While Computacenter does have more liabilities than liquid assets, it also has net cash of UK£159.3m. And it impressed us with free cash flow of UK£203m, being 88% of its EBIT. So we don't think Computacenter's use of debt is risky. The balance sheet is clearly the area to focus on when you are analysing debt. However, not all investment risk resides within the balance sheet – far from it. Be aware that Computacenter is showing 1 warning sign in our investment analysis , you should know about…
If, after all that, you're more interested in a fast growing company with a rock-solid balance sheet, then check out our list of net cash growth stocks without delay.
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This article by Simply Wall St is general in nature. We provide commentary based on historical data and analyst forecasts only using an unbiased methodology and our articles are not intended to be financial advice. It does not constitute a recommendation to buy or sell any stock, and does not take account of your objectives, or your financial situation. We aim to bring you long-term focused analysis driven by fundamental data. Note that our analysis may not factor in the latest price-sensitive company announcements or qualitative material. Simply Wall St has no position in any stocks mentioned.
Find out whether Computacenter is potentially over or undervalued by checking out our comprehensive analysis, which includes fair value estimates, risks and warnings, dividends, insider transactions and financial health.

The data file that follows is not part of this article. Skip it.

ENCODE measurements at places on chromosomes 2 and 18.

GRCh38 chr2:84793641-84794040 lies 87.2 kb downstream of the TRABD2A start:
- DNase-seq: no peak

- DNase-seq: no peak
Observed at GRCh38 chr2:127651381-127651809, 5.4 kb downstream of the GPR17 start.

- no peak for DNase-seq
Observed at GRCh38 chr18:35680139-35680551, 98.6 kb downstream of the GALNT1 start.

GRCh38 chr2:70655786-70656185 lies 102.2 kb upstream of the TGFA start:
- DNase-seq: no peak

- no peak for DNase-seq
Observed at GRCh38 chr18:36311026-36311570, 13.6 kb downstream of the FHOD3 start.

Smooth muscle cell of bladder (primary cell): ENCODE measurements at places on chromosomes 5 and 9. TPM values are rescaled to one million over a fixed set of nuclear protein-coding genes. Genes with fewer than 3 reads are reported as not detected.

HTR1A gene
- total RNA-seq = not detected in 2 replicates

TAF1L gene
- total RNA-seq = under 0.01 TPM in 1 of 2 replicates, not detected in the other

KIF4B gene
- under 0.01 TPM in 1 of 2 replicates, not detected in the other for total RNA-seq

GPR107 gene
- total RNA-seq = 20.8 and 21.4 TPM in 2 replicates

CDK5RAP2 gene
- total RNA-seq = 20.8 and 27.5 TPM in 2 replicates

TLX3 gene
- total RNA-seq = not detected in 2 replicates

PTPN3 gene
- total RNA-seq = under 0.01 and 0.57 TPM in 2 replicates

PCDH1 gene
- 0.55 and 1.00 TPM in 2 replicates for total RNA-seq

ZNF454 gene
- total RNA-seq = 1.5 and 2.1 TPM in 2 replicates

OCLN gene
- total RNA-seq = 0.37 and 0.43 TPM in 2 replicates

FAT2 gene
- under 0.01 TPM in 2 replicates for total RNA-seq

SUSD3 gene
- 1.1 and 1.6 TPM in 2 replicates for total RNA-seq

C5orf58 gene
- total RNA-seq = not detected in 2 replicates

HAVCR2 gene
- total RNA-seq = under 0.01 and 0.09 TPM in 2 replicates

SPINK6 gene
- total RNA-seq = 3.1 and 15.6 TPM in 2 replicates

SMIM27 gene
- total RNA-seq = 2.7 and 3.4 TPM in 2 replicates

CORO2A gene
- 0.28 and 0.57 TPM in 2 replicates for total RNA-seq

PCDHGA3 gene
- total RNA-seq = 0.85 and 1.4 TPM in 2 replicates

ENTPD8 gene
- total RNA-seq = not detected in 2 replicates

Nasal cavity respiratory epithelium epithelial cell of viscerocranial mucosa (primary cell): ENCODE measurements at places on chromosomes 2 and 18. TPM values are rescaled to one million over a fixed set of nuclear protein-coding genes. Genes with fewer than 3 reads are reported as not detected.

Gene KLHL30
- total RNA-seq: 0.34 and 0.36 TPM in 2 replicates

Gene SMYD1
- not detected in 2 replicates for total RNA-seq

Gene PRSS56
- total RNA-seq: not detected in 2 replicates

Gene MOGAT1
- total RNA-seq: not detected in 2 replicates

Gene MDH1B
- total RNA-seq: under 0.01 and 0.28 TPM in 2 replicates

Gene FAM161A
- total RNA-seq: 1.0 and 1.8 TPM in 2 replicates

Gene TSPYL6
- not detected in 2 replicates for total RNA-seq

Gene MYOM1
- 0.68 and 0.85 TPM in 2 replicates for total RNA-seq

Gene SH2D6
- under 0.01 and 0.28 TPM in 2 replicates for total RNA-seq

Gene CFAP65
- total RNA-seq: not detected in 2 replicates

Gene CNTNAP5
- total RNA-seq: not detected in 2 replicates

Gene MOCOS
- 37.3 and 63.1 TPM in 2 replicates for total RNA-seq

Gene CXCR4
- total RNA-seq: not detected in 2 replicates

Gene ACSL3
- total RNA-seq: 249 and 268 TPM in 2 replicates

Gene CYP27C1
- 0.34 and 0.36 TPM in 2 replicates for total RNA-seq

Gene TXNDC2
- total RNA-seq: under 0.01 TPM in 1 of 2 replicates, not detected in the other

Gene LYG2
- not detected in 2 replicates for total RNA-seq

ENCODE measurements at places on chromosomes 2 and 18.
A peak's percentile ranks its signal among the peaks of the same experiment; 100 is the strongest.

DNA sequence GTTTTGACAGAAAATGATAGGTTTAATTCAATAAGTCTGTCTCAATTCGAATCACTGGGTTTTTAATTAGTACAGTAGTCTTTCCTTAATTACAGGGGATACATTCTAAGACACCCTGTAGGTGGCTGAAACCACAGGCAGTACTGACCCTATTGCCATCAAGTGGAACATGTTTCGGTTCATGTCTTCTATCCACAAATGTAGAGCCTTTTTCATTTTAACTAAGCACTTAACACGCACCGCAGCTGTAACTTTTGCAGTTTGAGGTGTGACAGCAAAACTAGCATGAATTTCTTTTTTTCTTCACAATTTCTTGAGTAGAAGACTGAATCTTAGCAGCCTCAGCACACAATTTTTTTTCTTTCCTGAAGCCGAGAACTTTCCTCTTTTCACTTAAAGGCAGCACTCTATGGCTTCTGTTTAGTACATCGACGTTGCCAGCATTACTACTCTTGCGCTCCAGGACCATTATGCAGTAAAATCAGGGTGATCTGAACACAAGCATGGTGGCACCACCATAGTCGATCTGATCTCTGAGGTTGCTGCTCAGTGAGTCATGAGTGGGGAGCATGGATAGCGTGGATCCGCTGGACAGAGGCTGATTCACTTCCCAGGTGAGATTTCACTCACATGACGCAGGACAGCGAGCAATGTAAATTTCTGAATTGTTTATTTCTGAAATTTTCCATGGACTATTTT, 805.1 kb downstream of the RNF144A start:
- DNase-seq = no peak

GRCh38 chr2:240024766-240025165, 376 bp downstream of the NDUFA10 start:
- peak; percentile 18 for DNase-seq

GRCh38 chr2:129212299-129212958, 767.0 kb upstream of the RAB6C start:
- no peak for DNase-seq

Simply Wall St's Editorial Team provides unbiased, factual reporting on global stocks using in-depth fundamental analysis.
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Computacenter plc provides information technology (IT) infrastructure and operations services in the United Kingdom, Germany, France, North America, and internationally.
The Snowflake is a visual investment summary with the score of each axis being calculated by 6 checks in 5 areas.
Read more about these checks in the individual report sections or in our analysis model.
Very undervalued with flawless balance sheet and pays a dividend.
Simply Wall St's Editorial Team provides unbiased, factual reporting on global stocks using in-depth fundamental analysis.
Find out more about our editorial guidelines and team.
Computacenter plc provides information technology (IT) infrastructure and operations services in the United Kingdom, Germany, France, North America, and internationally.
The Snowflake is a visual investment summary with the score of each axis being calculated by 6 checks in 5 areas.
Read more about these checks in the individual report sections or in our analysis model.
Very undervalued with flawless balance sheet and pays a dividend.